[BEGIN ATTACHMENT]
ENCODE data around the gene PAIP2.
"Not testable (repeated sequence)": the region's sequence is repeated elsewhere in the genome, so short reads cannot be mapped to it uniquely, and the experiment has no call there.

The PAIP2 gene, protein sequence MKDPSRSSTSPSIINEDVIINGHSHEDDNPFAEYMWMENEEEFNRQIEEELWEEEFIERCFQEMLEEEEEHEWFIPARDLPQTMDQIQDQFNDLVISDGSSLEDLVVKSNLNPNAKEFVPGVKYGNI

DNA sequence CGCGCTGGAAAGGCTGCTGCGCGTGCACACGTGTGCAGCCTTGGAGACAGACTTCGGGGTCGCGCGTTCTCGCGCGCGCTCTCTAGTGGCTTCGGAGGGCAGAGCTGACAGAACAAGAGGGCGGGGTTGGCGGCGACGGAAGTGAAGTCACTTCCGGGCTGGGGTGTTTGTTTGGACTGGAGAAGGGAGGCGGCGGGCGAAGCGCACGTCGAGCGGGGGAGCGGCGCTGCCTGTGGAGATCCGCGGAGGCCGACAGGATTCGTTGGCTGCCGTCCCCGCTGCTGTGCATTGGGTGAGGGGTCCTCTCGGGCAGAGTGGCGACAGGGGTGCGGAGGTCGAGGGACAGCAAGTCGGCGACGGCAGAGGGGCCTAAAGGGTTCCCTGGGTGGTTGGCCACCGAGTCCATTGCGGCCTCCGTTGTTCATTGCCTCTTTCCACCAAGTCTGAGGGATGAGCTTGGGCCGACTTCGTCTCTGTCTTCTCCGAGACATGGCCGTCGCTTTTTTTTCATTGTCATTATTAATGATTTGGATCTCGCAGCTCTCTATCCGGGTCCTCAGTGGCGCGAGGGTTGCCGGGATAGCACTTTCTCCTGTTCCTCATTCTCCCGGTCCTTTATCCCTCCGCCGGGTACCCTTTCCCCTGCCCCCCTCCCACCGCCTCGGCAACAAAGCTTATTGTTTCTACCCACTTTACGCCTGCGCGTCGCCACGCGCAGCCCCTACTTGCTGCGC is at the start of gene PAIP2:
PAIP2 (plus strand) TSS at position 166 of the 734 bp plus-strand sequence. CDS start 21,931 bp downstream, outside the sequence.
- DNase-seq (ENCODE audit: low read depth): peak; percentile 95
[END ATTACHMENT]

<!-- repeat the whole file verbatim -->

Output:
ENCODE data around the gene PAIP2.
"Not testable (repeated sequence)": the region's sequence is repeated elsewhere in the genome, so short reads cannot be mapped to it uniquely, and the experiment has no call there.

The PAIP2 gene, protein sequence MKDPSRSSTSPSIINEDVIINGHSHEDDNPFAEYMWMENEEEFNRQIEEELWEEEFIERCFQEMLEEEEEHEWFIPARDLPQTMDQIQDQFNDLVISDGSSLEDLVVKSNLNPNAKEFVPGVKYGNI

DNA sequence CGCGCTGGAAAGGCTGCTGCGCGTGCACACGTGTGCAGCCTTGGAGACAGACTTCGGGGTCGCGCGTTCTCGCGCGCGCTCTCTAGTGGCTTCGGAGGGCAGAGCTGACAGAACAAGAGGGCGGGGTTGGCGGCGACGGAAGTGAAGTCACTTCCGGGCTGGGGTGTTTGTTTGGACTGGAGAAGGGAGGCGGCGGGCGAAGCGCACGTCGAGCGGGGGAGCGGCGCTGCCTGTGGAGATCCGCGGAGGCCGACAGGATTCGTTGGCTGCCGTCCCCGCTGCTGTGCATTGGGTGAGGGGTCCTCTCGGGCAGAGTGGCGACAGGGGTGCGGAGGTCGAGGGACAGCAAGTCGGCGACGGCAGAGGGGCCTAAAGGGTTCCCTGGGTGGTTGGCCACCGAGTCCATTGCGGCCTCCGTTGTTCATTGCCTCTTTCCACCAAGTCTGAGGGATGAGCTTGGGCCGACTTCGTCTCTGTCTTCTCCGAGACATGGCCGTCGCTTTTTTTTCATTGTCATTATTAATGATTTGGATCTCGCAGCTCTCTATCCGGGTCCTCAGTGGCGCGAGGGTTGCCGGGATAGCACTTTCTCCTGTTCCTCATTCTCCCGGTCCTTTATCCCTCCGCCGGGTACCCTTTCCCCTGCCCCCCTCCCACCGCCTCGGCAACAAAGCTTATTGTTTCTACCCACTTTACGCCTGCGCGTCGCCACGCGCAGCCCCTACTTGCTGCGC is at the start of gene PAIP2:
PAIP2 (plus strand) TSS at position 166 of the 734 bp plus-strand sequence. CDS start 21,931 bp downstream, outside the sequence.
- DNase-seq (ENCODE audit: low read depth): peak; percentile 95